Good day, geeks. Big Eyes here, bringing you a mostly spoiler free review on Pixar’s latest baby “Coco”!
This movie follows a boy named Miguel (not Manolo) who wants to pursue their dream of being a musician, against their family’s wishes. After an unfortunate event happens on Dia de los Muertos, he finds himself in the Land of the Dead, and his only way out is to tie up loose ends for his family both living and dead.
If you’re thinking that you’ve seen this movie before, then you’re right. Back in 2014, a movie called “Book of Life” had the exact same premise. One of the writers claimed that production for “Coco” began as soon as 2011. Now, there’s nothing wrong with telling a different story with the same premise, but only three years later seems a bit too soon. This actually isn’t the first that Pixar has used an idea that has been previously done. For example: “Inside Out”. The idea of “the people in your head are your emotions” has been represented in a number of animated shorts I can think of off the top of my head; that didn’t stop me from enjoying “Inside Out”. However, the stories between “Book of Life” and “Coco” were just too similar. Sure, “Coco” developed some things in its own interesting way, but it was still mostly the same. (For fuck’s sake, both movies had a set of twin skeleton relatives!) So when it comes to analyzing “Coco”, I can’t help but compare the two on a couple of other things as well. (If you haven’t seen “Book of Life” I highly recommend it.)
When it came to art and design, “Coco” pales in comparison to “Book of Life”. Everything in “Book of Life” was just so beautifully stylized, and seemed to suit the story so well. The style that Pixar always uses for their movies just didn’t feel natural in “Coco”, except for scenes in the land of the living. The design of the skeletons were kind of ugly, and the design of the Land of the Dead came off as pretty plain.
What “Coco” truly does shine through on is what Pixar does best, tugging at the heartstrings. I left the theater feeling pretty good after being on the brink of tears toward the end of the movie. They even got me going early on in the movie as well. “Coco” was very touching, and definitely far more emotional than “Book of Life”. They also go on to explore the healing power of music, and it’s ability to draw memory, which is a concept I think deserves to be talked about a little more.
There have been some very fascinating studies done investigating the effects of music on people with alzheimer's disease. Results have found that when hearing familiar music from their youth, alzheimer's sufferers can go from being completely unresponsive to dancing, others can temporarily regain abilities. Many memories are formed based on how they made you feel, and music can draw those emotions forward, bringing back memories vividly. It’s a beautiful thing, and plays a big part in “Coco”.
Moving on with the review, there is a scene that somewhat perplexed me. Miguel has just finished rigging together a perfectly working guitar, and then starts playing it along with old movies starring his idol.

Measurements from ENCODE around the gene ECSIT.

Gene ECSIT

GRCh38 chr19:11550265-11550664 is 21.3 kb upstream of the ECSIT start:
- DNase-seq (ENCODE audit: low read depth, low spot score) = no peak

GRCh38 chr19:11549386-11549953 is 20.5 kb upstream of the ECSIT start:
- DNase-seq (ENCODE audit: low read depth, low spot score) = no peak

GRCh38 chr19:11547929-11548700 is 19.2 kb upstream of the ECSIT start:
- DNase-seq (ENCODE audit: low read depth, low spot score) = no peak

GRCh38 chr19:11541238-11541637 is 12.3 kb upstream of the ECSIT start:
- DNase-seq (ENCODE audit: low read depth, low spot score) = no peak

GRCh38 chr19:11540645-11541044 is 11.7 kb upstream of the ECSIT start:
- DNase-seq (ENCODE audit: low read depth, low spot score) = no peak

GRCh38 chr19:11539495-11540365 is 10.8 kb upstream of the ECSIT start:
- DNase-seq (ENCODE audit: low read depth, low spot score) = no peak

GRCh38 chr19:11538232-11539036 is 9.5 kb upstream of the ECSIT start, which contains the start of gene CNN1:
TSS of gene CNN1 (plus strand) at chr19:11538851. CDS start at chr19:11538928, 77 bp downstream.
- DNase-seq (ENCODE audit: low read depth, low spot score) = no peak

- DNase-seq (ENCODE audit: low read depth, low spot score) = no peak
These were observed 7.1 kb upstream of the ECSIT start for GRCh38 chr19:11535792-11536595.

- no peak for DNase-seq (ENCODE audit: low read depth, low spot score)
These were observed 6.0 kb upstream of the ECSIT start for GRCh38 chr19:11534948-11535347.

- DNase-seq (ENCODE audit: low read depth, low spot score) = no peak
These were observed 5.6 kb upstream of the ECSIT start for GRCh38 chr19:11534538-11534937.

First off, for a kid who has been kept away from music, and only able to enjoy it in secret: he is very well informed in how a guitar works. All the way from the tuning of the strings to very accurate placement of the frets. I get that this kid is a musical prodigy, but they make it look like this is his first time playing his make-shift guitar, and plays it like he’s been playing for years and years. I know that it’s a feel good Pixar movie, but nothing about that scene beyond his genuine admiration for his idol just wasn't believable. I will give this to the animators: they did a fantastic job accurately animating the finger movements for holding chords, strumming, and picking. That is not an easy thing to do. I would also like to give kudos to their realistic water animation.
My observation about the movie, is that it is a really interesting time in this political climate to release a movie like “Coco”. Some are saying it’s a defiance against President Trump, and honors Mexico. I don’t think that the former was the intention of “Coco” if the production began way back in 2011. Nonetheless, perhaps this movie will make some immigrants feel a little more wanted in where they are living in this country, the United States.
Finally, was “Coco” good? I was very conflicted on the matter, but I want to say yes. The visuals may not be great as I believe they could be, but I will remember how the movie made me feel. I will definitely watch it again.
Go see “Coco” if you’re ready for a case of the “feels”.
“Coco” is set for release on November 22, 2017. Some theaters are doing late showings of it on the 21st.
Thanks for reading,
~ Big Eyes
A little something extra:
Pixar is well known for their award-winning shorts that play before their movies. I was excited for the short this time around. Heck, I’m always excited to see them… Yeah, so... there isn’t a Pixar short. Instead there is a short from Walt Disney Animation Studios’ “Frozen”, called “Olaf’s Frozen Adventure”. I’m not reviewing that, but if you’d like to learn more, check out this trailer for it: